During Oliver’s tenure at Teradata he has held the roles of Chief Operating Officer and Chief Product Officer, overseeing various business units, including go-to-market, product, services and marketing. Prior to Teradata, Oliver worked for both Fortune 500 and early-stage companies, holding positions of increasing responsibility in technology and software development, including leading the expansion of analytics during the early days of eBay.
A pragmatic visionary, Oliver frequently speaks and writes about leveraging data and analytics to improve business outcomes. His book with co-author Professor Mohanbir Sawhney, “The Sentient Enterprise: The Evolution of Decision Making,” was published in 2017 and was named to the Wall Street Journal Best Seller List. Oliver’s vision of the Sentient Enterprise is recognized by customers, analysts and partners as a leading model for bringing agility and analytic power to enterprises operating in a digital world.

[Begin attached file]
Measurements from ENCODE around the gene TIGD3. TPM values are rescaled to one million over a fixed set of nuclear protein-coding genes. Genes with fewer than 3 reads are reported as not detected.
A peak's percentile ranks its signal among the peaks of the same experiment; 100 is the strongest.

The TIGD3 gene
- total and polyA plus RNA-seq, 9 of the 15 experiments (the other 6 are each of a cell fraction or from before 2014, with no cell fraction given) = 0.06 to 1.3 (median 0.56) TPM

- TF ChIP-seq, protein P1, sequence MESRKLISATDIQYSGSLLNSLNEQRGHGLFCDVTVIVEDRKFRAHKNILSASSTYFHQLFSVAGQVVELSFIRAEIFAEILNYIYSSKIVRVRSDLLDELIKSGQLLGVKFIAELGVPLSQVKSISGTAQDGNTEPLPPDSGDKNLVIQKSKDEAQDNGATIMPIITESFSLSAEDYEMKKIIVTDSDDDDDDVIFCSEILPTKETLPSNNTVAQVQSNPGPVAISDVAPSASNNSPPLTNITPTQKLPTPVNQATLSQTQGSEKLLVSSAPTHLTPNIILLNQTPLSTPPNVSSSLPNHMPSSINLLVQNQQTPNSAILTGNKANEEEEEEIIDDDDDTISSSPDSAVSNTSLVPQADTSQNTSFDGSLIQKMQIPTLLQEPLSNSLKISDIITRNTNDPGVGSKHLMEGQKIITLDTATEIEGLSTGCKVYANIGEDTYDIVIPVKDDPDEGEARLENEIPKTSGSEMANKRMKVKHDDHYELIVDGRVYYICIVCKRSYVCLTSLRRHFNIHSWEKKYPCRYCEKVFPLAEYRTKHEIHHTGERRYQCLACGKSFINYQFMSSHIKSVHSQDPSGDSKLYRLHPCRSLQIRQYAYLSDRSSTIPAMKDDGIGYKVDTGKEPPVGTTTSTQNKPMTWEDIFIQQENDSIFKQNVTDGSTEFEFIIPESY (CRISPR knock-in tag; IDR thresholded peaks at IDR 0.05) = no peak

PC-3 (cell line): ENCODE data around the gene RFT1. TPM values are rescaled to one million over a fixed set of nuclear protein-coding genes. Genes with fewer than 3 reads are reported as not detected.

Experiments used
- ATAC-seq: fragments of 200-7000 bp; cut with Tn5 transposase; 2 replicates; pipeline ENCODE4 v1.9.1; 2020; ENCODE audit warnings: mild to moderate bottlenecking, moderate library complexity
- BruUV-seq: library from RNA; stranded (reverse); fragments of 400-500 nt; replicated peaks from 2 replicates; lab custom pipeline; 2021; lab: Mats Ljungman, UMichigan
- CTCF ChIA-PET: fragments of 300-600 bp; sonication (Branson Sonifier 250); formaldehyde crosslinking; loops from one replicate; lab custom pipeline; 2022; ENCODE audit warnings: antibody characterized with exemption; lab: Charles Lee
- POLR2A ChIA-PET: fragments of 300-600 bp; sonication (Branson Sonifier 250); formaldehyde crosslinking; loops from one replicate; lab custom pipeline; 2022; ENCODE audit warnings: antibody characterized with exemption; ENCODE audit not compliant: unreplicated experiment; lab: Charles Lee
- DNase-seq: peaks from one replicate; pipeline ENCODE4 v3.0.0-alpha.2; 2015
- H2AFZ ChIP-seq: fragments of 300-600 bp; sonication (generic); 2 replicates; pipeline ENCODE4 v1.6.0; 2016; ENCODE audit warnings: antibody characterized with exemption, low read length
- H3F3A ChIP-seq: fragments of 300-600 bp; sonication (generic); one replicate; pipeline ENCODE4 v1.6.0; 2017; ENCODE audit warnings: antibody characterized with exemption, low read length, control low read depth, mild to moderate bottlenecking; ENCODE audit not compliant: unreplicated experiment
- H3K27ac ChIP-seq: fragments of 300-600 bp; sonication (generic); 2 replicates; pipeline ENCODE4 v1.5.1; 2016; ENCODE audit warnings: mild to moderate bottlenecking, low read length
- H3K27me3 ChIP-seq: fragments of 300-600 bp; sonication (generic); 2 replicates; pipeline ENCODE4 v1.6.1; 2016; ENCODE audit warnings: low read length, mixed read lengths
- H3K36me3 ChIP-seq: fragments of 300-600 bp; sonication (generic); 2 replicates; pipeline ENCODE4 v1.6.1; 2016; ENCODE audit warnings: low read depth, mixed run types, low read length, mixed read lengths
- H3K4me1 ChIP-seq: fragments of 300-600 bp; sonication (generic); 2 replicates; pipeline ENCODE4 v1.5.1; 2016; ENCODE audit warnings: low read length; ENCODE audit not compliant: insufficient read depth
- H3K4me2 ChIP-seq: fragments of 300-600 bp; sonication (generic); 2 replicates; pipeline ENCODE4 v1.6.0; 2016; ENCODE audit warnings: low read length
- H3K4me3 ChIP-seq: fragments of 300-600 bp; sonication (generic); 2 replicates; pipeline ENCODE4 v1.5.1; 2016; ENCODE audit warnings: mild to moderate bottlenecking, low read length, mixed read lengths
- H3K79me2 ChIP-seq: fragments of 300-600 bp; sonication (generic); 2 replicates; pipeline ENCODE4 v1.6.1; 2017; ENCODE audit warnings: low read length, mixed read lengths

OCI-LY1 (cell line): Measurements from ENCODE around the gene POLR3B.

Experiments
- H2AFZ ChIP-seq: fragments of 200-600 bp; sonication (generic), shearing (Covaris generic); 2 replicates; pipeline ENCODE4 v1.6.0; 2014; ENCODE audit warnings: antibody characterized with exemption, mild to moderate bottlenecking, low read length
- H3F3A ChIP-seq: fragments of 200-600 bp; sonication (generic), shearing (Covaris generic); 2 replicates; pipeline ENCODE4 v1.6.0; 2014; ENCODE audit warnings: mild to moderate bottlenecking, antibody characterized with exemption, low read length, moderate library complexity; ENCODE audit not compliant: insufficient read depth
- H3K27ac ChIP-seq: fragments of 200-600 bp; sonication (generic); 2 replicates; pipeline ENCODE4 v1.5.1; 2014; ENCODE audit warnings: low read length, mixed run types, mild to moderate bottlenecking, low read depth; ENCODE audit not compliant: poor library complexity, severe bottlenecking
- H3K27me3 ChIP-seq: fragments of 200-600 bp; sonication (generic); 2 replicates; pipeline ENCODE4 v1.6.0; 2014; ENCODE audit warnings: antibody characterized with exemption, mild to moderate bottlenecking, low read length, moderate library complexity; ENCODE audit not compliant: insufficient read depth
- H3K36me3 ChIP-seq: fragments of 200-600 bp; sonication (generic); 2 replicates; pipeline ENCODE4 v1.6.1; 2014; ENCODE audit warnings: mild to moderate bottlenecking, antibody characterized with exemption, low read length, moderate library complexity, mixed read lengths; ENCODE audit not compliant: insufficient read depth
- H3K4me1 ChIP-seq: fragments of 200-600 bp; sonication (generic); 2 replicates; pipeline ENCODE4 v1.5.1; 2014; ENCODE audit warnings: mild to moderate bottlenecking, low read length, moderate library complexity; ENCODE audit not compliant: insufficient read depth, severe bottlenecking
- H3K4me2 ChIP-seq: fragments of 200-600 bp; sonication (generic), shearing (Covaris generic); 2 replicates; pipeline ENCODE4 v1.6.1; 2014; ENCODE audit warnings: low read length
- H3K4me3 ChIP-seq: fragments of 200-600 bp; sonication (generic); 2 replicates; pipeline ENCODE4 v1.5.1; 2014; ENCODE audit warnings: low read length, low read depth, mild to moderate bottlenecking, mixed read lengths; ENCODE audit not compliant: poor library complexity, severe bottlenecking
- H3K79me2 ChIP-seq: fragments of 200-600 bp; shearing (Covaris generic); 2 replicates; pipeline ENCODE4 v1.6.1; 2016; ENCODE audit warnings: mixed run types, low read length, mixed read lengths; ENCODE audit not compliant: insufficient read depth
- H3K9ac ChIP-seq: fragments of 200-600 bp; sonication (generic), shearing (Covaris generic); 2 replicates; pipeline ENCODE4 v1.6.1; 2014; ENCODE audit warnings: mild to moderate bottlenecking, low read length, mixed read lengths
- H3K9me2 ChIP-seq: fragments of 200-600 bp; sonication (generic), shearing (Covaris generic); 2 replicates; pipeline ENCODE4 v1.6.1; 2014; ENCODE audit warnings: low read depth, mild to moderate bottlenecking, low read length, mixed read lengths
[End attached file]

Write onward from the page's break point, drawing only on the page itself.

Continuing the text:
Oliver is a graduate of Harvard Business School’s Advanced Management Program and earned his engineering degree in Electronics and Telecommunications from HTL Steyr in Austria.
He lives in San Diego with his wife and two daughters.